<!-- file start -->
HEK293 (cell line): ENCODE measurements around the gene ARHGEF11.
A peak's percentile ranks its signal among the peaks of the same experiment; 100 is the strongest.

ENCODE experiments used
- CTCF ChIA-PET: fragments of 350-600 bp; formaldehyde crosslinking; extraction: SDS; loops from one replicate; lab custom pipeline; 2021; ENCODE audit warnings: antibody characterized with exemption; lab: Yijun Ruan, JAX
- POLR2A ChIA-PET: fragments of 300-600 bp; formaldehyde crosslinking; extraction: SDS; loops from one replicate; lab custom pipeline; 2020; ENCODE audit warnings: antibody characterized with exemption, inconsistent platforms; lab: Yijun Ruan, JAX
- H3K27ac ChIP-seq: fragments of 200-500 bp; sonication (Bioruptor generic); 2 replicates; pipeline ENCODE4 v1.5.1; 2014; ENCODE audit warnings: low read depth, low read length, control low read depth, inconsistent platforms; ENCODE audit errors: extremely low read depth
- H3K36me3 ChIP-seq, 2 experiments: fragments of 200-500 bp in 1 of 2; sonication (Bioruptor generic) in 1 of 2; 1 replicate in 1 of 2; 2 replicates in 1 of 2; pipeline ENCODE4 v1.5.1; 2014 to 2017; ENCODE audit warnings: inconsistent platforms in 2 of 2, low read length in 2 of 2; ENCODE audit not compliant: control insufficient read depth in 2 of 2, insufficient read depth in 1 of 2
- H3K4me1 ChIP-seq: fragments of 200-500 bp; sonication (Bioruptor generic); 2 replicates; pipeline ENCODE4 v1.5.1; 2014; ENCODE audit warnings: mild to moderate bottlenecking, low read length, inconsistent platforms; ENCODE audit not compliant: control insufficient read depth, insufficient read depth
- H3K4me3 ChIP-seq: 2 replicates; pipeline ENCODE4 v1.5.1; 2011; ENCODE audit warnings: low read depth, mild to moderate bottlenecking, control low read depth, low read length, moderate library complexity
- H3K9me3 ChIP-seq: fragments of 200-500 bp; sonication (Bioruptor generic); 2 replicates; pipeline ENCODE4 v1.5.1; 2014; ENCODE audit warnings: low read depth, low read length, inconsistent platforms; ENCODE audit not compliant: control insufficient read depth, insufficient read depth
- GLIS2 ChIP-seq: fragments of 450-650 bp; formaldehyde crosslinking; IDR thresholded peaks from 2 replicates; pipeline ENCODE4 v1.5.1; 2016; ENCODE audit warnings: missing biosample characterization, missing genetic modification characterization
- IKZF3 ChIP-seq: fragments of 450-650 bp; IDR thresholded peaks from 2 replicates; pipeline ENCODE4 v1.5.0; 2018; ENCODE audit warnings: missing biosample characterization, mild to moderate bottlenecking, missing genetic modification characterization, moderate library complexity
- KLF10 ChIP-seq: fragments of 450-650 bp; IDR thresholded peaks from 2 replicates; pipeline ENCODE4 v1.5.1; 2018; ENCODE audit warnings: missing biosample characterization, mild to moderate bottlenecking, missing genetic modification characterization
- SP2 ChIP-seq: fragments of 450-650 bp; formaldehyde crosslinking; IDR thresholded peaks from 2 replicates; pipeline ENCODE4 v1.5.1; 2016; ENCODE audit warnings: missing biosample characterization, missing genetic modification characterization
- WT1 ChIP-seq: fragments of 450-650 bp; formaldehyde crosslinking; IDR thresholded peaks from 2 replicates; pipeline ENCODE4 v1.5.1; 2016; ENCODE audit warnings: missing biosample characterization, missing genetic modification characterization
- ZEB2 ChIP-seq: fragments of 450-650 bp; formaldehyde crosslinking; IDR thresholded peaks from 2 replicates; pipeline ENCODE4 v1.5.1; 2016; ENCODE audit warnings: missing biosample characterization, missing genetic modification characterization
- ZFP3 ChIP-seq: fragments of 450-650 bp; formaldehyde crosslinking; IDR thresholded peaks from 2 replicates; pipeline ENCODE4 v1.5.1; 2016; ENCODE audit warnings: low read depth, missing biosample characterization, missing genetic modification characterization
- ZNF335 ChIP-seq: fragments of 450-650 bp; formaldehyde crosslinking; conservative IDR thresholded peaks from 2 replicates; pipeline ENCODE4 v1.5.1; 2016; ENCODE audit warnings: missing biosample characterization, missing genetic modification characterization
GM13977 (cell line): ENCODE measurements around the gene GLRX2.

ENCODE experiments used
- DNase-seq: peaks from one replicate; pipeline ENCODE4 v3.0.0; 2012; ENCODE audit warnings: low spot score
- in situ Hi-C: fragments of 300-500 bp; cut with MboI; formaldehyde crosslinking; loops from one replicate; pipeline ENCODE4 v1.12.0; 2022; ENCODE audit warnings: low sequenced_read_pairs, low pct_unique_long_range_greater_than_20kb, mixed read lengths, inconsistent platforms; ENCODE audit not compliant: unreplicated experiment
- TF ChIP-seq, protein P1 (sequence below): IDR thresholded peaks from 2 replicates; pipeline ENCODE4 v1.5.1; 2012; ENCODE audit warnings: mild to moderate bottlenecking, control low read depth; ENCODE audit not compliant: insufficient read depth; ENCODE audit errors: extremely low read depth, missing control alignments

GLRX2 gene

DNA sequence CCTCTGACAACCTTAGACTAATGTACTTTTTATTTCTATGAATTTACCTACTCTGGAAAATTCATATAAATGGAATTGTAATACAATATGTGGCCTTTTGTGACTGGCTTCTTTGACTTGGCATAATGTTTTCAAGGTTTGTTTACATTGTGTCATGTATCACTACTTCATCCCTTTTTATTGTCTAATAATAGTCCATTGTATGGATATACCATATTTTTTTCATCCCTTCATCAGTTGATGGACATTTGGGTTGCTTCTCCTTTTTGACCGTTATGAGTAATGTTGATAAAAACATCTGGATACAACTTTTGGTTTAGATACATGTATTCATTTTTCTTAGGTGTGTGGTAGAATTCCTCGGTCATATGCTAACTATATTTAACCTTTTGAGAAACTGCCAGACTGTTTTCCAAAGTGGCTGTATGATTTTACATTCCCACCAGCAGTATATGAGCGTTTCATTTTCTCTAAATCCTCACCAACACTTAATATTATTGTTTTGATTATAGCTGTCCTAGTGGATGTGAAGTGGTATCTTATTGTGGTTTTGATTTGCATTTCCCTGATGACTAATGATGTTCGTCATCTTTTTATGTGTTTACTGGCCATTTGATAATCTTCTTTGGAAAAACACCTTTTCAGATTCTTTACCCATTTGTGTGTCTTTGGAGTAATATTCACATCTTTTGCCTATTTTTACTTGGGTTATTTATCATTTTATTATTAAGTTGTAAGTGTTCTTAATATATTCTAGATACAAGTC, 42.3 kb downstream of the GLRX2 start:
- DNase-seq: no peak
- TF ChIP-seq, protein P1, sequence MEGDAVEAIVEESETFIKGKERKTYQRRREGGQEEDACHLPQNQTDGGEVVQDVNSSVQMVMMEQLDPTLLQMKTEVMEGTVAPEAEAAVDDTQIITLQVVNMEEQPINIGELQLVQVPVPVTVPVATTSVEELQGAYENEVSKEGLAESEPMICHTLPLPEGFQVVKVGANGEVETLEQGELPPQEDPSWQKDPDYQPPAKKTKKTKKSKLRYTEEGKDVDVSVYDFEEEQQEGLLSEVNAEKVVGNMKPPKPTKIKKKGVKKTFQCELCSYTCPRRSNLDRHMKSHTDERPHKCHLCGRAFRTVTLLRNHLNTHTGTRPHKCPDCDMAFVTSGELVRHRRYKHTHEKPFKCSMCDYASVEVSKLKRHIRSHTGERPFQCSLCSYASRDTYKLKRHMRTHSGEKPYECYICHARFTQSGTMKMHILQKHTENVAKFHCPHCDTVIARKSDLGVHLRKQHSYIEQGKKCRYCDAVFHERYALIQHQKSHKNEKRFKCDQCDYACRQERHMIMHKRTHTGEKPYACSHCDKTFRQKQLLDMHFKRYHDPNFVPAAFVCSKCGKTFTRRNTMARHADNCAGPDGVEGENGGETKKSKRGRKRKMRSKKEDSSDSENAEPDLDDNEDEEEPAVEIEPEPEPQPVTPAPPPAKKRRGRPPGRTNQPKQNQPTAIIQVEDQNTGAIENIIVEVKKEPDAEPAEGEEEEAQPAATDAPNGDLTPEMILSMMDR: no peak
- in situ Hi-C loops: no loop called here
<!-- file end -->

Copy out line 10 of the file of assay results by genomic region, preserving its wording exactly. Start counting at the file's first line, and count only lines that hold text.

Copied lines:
- H3K9me3 ChIP-seq: fragments of 200-500 bp; sonication (Bioruptor generic); 2 replicates; pipeline ENCODE4 v1.5.1; 2014; ENCODE audit warnings: low read depth, low read length, inconsistent platforms; ENCODE audit not compliant: control insufficient read depth, insufficient read depth